So, Dear Men, we beg you to please find your sense of humor once again, gather up your Jedi swords and save our Dear World from the forces of Darkness and Evil before it's too late!!!

Ciao from the 66th International Venice Film Festival,

Venetian Cat - The Venice Blog

Capitalism at Lincoln Center and Sony's Grand Equinox

(Venice, Italy) As I get my thoughts together for the next blog, here's some good news from Variety:

Michael Moore's "Capitalism: A Love Story" will screen at Lincoln Center's Alice Tully Hall on Sept. 21. Distrib Overture will roll out the pic nationwide Oct. 2.
Following the screening, Moore will hold an aud Q&A moderated by Daily Beast editor-in-chief
Tina Brown.

Michael Moore goes from the Venice Film Festival to Lincoln Center! How cool is that!

Also, since I am very fond of celebrating solstices and equinoxes, I am very pleased to learn there are contemporary companies who support such ancient, ongoing rituals. Yay, Sony! Here's some info sent over by the UK PR agency, immediate future, about what Sony is doing for the autumn equinox on September 22nd:

I thought your readers might be interested to hear about Sony’s latest campaign, which will be taking place on the date of the equinox: September 22nd

The campaign is called ‘Twilight Football’ and will see seven games of football played, and captured on camera, in seven stunning locations across the globe as the hour of twilight settles over each country. Each location has been chosen for its unique character and includes remote places such as Argentina’s Iguazu Falls and the Australian Pinnacle Desert, and the timeless locations of Venice and Antequera in Spain. We’re expecting some truly stunning photography from the events.

Photography enthusiasts from across the globe have won places to photograph the locations and footballing action. In addition, world renowned photographer, Delly Carr, who has written a guide to twilight photography, will also be photographing the football.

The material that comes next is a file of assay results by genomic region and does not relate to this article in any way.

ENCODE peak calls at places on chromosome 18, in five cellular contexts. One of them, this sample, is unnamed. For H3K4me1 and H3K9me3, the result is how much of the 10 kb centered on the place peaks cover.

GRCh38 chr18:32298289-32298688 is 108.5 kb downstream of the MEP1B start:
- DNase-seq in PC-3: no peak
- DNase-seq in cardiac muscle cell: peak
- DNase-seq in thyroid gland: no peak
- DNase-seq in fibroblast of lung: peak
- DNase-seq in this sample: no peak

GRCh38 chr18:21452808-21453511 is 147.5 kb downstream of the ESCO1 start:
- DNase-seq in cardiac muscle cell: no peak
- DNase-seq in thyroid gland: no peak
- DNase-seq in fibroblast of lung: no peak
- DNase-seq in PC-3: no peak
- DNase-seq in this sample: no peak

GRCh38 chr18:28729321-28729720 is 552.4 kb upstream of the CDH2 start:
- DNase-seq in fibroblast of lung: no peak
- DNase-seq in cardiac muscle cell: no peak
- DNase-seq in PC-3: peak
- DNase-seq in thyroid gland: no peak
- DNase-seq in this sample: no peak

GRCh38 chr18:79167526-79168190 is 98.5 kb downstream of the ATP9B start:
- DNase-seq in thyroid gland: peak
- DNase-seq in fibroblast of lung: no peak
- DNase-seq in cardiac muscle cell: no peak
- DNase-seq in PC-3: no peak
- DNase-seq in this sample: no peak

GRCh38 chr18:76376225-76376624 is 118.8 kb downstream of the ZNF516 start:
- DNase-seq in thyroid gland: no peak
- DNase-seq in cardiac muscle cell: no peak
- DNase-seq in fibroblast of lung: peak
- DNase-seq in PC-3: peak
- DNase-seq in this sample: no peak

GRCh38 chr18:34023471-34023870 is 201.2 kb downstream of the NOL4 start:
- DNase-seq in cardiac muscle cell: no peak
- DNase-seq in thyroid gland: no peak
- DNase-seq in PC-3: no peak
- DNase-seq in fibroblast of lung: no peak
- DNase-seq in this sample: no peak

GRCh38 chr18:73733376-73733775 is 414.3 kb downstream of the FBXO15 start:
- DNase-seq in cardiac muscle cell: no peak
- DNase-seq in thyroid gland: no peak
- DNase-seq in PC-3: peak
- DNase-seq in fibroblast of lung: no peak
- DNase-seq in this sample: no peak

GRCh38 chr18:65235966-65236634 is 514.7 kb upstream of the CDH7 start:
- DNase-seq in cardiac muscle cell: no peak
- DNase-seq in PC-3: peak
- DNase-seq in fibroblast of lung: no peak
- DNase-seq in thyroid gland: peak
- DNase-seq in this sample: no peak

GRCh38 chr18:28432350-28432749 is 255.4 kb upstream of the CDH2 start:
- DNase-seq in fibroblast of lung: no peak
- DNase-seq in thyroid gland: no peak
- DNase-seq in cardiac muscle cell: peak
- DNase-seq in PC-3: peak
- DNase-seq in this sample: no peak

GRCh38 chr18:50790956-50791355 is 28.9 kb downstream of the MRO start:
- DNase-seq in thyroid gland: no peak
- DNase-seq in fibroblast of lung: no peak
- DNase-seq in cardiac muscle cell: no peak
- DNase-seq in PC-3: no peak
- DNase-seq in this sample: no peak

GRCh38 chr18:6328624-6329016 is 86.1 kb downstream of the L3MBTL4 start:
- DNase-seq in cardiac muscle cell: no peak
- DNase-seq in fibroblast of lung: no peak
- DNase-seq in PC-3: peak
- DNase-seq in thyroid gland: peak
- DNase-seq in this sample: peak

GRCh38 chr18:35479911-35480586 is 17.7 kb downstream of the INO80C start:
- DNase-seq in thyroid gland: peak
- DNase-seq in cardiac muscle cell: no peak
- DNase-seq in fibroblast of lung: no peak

The campaign is designed to demonstrate the low light shooting capability of Sony’s new EXMOR CMOS Sensor, found in its new range of Alpha, CyberShot and HandyCam cameras.

Here is a link to some recent coverage of the campaign which also includes an example of the stunning photography we expect to see from each game. I have also included some pre-existing twilight photography.

So, all you soccer/Sony/equinox/photography fans, check that out.

Finally, I just caught the last sentence of Peter Greenaway's press conference, which was:

"Most people are visually illiterate. We need to put that right."

Ciao from the 66th International Venice Film Festival,


Venetian Cat - The Venice Blog

Thursday, September 10, 2009

Attention all Jedis! Call to Action! George Clooney in THE MEN WHO STARE AT GOATS

(Venice, Italy) I've always suspected that George Clooney was a Jedi. Now I am sure that he is. If you are a Jedi, too, you will understand.

Based on a true story by Jon Ronson, who was here at the press conference, The Men Who Stare at Goats is about the American military's top-secret program to harnass pyschic powers to create a New Earth Army. Originally formed with the best of intentions to prevent wars, like many things on this planet, something beautiful was perverted by the darkness.
From the synopsis: